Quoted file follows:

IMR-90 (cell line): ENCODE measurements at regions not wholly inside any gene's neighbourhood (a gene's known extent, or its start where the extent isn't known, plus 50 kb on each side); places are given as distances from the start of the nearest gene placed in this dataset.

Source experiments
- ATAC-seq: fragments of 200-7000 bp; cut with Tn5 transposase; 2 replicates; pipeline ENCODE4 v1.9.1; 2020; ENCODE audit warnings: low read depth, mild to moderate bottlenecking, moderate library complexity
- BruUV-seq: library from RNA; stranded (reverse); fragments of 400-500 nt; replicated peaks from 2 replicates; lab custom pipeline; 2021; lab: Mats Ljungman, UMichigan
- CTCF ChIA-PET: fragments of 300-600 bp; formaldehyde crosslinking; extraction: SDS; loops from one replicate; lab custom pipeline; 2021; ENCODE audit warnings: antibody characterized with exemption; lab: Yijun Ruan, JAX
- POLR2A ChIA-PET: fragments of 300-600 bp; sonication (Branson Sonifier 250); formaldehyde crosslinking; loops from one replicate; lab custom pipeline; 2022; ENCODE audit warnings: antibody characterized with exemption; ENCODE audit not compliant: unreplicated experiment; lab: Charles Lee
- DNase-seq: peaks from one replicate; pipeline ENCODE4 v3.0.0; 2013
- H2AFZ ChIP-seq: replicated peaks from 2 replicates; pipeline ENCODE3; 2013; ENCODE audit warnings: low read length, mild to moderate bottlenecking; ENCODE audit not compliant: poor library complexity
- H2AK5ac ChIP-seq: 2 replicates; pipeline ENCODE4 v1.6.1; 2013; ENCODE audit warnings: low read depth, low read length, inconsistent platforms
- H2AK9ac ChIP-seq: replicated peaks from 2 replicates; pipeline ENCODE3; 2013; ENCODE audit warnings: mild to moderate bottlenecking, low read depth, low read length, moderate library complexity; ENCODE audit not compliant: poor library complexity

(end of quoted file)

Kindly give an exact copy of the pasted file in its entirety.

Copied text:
IMR-90 (cell line): ENCODE measurements at regions not wholly inside any gene's neighbourhood (a gene's known extent, or its start where the extent isn't known, plus 50 kb on each side); places are given as distances from the start of the nearest gene placed in this dataset.

Source experiments
- ATAC-seq: fragments of 200-7000 bp; cut with Tn5 transposase; 2 replicates; pipeline ENCODE4 v1.9.1; 2020; ENCODE audit warnings: low read depth, mild to moderate bottlenecking, moderate library complexity
- BruUV-seq: library from RNA; stranded (reverse); fragments of 400-500 nt; replicated peaks from 2 replicates; lab custom pipeline; 2021; lab: Mats Ljungman, UMichigan
- CTCF ChIA-PET: fragments of 300-600 bp; formaldehyde crosslinking; extraction: SDS; loops from one replicate; lab custom pipeline; 2021; ENCODE audit warnings: antibody characterized with exemption; lab: Yijun Ruan, JAX
- POLR2A ChIA-PET: fragments of 300-600 bp; sonication (Branson Sonifier 250); formaldehyde crosslinking; loops from one replicate; lab custom pipeline; 2022; ENCODE audit warnings: antibody characterized with exemption; ENCODE audit not compliant: unreplicated experiment; lab: Charles Lee
- DNase-seq: peaks from one replicate; pipeline ENCODE4 v3.0.0; 2013
- H2AFZ ChIP-seq: replicated peaks from 2 replicates; pipeline ENCODE3; 2013; ENCODE audit warnings: low read length, mild to moderate bottlenecking; ENCODE audit not compliant: poor library complexity
- H2AK5ac ChIP-seq: 2 replicates; pipeline ENCODE4 v1.6.1; 2013; ENCODE audit warnings: low read depth, low read length, inconsistent platforms
- H2AK9ac ChIP-seq: replicated peaks from 2 replicates; pipeline ENCODE3; 2013; ENCODE audit warnings: mild to moderate bottlenecking, low read depth, low read length, moderate library complexity; ENCODE audit not compliant: poor library complexity